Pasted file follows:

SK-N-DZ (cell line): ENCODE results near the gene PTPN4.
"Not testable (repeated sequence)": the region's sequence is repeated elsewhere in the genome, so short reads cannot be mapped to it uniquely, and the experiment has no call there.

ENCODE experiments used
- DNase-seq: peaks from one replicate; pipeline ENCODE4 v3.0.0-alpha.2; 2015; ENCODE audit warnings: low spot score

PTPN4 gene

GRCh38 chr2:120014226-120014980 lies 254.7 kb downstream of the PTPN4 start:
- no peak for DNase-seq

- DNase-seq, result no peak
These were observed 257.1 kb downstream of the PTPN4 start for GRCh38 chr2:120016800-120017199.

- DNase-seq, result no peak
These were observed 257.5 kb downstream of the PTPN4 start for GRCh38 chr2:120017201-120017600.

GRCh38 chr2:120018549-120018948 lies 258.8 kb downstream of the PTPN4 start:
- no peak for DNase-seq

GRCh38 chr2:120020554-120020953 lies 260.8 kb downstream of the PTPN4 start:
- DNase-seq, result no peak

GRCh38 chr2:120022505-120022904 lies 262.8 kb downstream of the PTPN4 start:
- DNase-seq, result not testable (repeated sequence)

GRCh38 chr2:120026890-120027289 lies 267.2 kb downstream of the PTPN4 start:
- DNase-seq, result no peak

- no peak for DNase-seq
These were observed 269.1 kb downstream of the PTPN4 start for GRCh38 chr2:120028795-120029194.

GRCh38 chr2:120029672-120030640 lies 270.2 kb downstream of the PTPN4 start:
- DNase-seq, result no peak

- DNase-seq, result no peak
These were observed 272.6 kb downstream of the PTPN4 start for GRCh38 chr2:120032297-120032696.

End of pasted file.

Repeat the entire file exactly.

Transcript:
SK-N-DZ (cell line): ENCODE results near the gene PTPN4.
"Not testable (repeated sequence)": the region's sequence is repeated elsewhere in the genome, so short reads cannot be mapped to it uniquely, and the experiment has no call there.

ENCODE experiments used
- DNase-seq: peaks from one replicate; pipeline ENCODE4 v3.0.0-alpha.2; 2015; ENCODE audit warnings: low spot score

PTPN4 gene

GRCh38 chr2:120014226-120014980 lies 254.7 kb downstream of the PTPN4 start:
- no peak for DNase-seq

- DNase-seq, result no peak
These were observed 257.1 kb downstream of the PTPN4 start for GRCh38 chr2:120016800-120017199.

- DNase-seq, result no peak
These were observed 257.5 kb downstream of the PTPN4 start for GRCh38 chr2:120017201-120017600.

GRCh38 chr2:120018549-120018948 lies 258.8 kb downstream of the PTPN4 start:
- no peak for DNase-seq

GRCh38 chr2:120020554-120020953 lies 260.8 kb downstream of the PTPN4 start:
- DNase-seq, result no peak

GRCh38 chr2:120022505-120022904 lies 262.8 kb downstream of the PTPN4 start:
- DNase-seq, result not testable (repeated sequence)

GRCh38 chr2:120026890-120027289 lies 267.2 kb downstream of the PTPN4 start:
- DNase-seq, result no peak

- no peak for DNase-seq
These were observed 269.1 kb downstream of the PTPN4 start for GRCh38 chr2:120028795-120029194.

GRCh38 chr2:120029672-120030640 lies 270.2 kb downstream of the PTPN4 start:
- DNase-seq, result no peak

- DNase-seq, result no peak
These were observed 272.6 kb downstream of the PTPN4 start for GRCh38 chr2:120032297-120032696.